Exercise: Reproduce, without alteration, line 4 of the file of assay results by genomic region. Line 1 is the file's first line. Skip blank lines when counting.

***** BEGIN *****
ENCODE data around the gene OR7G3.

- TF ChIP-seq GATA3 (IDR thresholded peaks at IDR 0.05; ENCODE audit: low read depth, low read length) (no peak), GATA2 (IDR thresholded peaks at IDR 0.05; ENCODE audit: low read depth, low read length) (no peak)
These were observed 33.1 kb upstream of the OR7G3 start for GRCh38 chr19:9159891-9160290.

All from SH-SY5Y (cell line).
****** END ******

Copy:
All from SH-SY5Y (cell line).